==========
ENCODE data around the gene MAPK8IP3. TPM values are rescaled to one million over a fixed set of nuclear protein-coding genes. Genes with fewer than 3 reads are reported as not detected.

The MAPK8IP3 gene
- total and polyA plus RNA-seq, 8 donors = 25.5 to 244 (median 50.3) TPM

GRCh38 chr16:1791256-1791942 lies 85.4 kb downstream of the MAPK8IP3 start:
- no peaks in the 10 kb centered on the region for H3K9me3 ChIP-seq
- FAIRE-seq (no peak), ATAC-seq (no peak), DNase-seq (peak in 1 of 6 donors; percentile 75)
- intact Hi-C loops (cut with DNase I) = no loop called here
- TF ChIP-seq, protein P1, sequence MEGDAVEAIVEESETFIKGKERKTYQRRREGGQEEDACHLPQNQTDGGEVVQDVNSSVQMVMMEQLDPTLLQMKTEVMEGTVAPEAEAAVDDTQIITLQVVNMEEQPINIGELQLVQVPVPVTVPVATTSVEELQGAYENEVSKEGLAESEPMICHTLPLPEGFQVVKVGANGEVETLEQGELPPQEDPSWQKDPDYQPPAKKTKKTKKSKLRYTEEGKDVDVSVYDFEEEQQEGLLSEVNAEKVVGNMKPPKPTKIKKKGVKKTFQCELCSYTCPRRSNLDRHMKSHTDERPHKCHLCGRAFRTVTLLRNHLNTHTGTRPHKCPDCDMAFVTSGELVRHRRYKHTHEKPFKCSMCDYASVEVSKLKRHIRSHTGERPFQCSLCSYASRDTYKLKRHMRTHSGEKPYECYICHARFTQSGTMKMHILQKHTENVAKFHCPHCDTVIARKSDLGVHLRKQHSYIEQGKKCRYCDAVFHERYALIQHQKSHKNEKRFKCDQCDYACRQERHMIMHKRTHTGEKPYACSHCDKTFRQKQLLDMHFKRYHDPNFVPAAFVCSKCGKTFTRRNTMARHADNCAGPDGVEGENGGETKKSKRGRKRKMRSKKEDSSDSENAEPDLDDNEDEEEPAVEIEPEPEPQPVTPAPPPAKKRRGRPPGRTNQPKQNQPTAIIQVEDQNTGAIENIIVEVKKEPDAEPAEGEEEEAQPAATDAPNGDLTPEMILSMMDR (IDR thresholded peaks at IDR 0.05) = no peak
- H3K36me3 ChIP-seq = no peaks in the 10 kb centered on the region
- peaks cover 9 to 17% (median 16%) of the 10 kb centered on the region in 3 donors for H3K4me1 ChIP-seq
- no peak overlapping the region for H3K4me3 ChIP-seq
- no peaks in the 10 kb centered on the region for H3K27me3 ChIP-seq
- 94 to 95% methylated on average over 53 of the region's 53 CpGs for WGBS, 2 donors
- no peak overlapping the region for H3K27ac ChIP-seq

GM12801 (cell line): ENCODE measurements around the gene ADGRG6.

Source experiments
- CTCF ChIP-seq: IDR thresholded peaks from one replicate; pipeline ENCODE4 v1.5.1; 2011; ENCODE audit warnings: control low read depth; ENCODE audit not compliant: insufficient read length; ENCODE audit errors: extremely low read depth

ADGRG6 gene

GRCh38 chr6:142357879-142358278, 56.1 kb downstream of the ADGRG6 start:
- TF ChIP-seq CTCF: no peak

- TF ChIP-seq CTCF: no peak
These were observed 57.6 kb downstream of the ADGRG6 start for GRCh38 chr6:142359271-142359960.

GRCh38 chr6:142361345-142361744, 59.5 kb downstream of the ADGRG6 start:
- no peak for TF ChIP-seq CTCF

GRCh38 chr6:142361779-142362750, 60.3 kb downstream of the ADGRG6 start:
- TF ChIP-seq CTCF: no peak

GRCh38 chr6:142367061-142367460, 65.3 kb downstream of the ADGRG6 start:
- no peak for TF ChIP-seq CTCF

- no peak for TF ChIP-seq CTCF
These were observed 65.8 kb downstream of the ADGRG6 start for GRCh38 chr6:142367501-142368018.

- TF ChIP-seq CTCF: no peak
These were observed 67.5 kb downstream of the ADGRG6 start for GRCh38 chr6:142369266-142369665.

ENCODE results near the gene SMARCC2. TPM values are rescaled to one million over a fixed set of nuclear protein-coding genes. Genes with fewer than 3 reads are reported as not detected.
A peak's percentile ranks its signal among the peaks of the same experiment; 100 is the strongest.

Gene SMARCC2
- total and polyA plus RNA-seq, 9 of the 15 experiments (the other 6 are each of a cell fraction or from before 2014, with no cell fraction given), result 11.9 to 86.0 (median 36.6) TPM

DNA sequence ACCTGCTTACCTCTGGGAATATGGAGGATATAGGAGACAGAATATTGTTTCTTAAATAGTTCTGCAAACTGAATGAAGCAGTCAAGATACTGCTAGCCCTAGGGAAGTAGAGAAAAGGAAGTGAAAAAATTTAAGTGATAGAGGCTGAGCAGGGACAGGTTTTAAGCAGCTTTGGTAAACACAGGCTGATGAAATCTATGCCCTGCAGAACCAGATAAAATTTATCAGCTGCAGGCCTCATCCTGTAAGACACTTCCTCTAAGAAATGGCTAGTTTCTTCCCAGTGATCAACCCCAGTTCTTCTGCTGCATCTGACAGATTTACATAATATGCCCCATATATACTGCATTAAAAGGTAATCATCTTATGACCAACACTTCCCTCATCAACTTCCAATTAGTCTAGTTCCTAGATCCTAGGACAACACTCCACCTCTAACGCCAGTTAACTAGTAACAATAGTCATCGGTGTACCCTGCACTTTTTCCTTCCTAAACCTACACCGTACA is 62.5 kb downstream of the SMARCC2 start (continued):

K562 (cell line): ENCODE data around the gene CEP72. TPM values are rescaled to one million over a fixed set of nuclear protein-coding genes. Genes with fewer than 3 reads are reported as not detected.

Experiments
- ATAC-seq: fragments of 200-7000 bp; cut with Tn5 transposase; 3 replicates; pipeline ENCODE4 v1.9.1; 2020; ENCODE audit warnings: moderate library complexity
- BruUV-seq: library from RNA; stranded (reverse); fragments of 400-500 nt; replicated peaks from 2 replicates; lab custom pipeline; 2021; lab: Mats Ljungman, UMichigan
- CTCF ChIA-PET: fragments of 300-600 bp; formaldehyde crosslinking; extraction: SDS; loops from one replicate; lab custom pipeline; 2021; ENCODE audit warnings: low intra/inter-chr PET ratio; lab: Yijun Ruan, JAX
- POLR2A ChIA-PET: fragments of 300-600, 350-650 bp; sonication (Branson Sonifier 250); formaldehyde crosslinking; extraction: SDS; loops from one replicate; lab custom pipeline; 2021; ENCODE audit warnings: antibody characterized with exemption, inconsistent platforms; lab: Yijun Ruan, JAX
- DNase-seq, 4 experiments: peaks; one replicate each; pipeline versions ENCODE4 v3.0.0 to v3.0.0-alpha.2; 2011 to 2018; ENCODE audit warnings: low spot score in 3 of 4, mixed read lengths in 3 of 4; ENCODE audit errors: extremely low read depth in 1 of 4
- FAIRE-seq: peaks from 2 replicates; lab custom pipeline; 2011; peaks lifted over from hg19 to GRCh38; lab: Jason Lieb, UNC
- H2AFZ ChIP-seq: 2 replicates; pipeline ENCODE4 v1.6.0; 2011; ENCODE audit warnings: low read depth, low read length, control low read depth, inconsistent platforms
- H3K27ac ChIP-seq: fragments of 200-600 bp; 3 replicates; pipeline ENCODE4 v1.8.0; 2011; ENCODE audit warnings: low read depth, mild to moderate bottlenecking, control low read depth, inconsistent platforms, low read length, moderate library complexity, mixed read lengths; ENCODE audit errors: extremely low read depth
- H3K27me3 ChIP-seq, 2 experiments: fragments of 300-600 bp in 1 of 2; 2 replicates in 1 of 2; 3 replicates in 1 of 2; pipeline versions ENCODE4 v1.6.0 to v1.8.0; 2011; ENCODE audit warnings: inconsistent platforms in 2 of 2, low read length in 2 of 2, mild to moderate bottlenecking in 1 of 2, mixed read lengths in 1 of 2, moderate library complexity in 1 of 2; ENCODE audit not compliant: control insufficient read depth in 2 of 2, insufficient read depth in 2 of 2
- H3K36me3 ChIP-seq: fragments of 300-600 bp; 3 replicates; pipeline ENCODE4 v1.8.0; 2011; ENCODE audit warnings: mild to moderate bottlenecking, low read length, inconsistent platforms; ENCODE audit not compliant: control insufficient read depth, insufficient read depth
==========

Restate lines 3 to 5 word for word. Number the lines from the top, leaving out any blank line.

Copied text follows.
- total and polyA plus RNA-seq, 8 donors = 25.5 to 244 (median 50.3) TPM

GRCh38 chr16:1791256-1791942 lies 85.4 kb downstream of the MAPK8IP3 start:
- no peaks in the 10 kb centered on the region for H3K9me3 ChIP-seq